Enter the word restoration into the blog search bar and explore the idea of cataclysm bringing joy into our lives. 

Tomorrow, the feast of the Trinity. 


Senior, Donald, ed. THE CATHOLIC STUDY BIBLE. New York, Oxford University Press, 1990. 425. Print.   

Adapted from a reflection written on Friday, July 10, 2009.

Image from: http://en.wikipedia.org/wiki/Zechariah_(Hebrew_prophet)

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Zechariah 14Apocalypse – Part IVcorpuschristi

Friday, June 10, 2022

Return from exile is celebrated but the celebration is taking place amid the ruin of former glory because our newness is more important than what was. In our child-like, dual minds we see the world as negative and positive, off or on, with or against, good or evil, black or white, up or down. When we give ourselves over to our Triune God we begin to understand that these opposites exist side by side and even intertwined. We also begin to see that God’s plan, God’s promise and God’s love are capable of turning any harm – natural or human-made – into a force for beauty and goodness. This is the promise of the Easter resurrection, and it is the miracle of Pentecost indwelling.

We are nearing the Feast of the Trinity and later Corpus Christi when we celebrate this gift of Jesus’ presence in gift of Eucharist. I will feed my people with finest wheat and fill them with honey from the rock (Psalm 81:16) We are one with Christ in the gift of bread and wine. Amen, amen, I say to you, whoever believe this has eternal life. I am the bread of life. Your ancestors ate the manna in the desert, but they died; this is the bread that comes from heaven so that one may eat it and not die. (John 6:47-50)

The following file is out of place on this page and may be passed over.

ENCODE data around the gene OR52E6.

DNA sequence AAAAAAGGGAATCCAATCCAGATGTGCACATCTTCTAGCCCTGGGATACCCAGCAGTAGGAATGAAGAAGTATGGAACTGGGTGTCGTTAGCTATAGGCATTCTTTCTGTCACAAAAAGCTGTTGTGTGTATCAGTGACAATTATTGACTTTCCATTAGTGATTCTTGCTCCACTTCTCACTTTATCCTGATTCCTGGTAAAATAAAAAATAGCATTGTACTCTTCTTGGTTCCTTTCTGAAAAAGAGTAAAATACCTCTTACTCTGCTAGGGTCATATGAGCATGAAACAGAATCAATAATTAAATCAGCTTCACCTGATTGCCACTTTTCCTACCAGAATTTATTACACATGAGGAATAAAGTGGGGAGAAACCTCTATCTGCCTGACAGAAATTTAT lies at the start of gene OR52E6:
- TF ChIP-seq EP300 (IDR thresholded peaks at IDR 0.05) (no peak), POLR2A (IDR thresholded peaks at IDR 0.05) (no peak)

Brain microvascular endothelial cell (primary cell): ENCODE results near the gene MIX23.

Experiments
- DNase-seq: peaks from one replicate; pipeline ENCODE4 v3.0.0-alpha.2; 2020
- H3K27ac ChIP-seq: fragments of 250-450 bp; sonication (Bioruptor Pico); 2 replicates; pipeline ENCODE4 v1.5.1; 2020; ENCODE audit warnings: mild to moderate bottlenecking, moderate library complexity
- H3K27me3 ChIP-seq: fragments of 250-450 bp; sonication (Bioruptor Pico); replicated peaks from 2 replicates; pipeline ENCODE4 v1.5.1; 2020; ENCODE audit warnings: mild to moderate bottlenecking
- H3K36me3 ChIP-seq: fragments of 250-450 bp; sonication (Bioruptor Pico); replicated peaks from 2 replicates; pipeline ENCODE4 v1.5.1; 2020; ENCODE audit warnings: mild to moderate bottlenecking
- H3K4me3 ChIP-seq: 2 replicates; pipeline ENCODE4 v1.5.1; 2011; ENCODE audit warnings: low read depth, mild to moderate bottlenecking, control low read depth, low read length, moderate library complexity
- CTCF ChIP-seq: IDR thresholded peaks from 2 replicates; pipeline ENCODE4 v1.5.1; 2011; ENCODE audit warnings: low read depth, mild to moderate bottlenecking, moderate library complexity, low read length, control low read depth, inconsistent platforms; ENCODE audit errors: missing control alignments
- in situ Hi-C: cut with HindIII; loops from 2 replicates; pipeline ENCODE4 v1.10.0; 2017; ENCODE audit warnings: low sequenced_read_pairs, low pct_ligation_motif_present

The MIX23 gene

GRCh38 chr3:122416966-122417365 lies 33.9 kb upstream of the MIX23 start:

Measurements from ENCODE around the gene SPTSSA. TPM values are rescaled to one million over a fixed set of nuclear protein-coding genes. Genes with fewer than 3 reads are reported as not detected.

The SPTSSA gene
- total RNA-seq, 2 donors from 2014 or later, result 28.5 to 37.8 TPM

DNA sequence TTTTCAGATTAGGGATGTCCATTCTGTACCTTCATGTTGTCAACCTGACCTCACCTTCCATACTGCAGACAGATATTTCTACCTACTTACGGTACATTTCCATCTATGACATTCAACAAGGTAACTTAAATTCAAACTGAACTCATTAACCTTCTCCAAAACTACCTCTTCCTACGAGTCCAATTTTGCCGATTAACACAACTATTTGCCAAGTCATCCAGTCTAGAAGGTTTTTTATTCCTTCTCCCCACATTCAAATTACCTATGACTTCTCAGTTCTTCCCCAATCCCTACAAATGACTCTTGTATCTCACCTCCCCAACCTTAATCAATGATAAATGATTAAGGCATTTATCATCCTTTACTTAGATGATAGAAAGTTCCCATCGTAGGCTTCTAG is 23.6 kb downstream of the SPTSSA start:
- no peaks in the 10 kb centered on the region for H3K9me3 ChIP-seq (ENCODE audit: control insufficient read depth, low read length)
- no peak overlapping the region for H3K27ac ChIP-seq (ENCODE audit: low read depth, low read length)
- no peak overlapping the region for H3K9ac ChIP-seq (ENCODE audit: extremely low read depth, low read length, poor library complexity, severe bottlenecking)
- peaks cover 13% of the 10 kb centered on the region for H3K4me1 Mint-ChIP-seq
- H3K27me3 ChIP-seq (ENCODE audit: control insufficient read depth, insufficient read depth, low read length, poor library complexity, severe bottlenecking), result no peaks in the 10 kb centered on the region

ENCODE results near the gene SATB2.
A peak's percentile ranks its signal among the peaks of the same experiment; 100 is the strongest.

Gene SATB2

We have been transformed and made anew, and this miracle of redemption that Zechariah describes already exists today in that each of us is the libation bowl poured out for Christ.  We are each a vessel fashioned by God’s hands and brought into existence for God’s purpose.  We each are the hope of the Spirit to the world.

Past present, future. Let us remember the holy trinity of our lives: all that God has created and gifted, all that is here with us in the Spirit, and all that is promised by Christ in our lives to come. Then, when apocalypse befalls us, let us offer all that we have and all that we are to the triune God: courageous creator, compassionate savior and blessed comforter.

Tomorrow, transformation.


To read about how different cultures celebrate the Feast of Corpus Christi, click on the image above or visit: http://www.timeanddate.com/holidays/common/corpus-christi

Senior, Donald, ed. THE CATHOLIC STUDY BIBLE. New York, Oxford University Press, 1990. 425. Print.   

Adapted from a reflection written on Friday, July 10, 2009.

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Ignatius Loyola

Ignatius Loyola

Friday, December 24, 2021

Christmas Eve

Joy and Exile

Baruch 5

“The office of prophet was due to a direct call from God. It was not the result of heredity, just as it was not a permanent gift but a transient one, subject entirely to the divine will”. (Senior 877) Today joy comes upon us from the depths of fear experienced by a people lost and roaming . . . as we rejoice in the coming of the Messiah.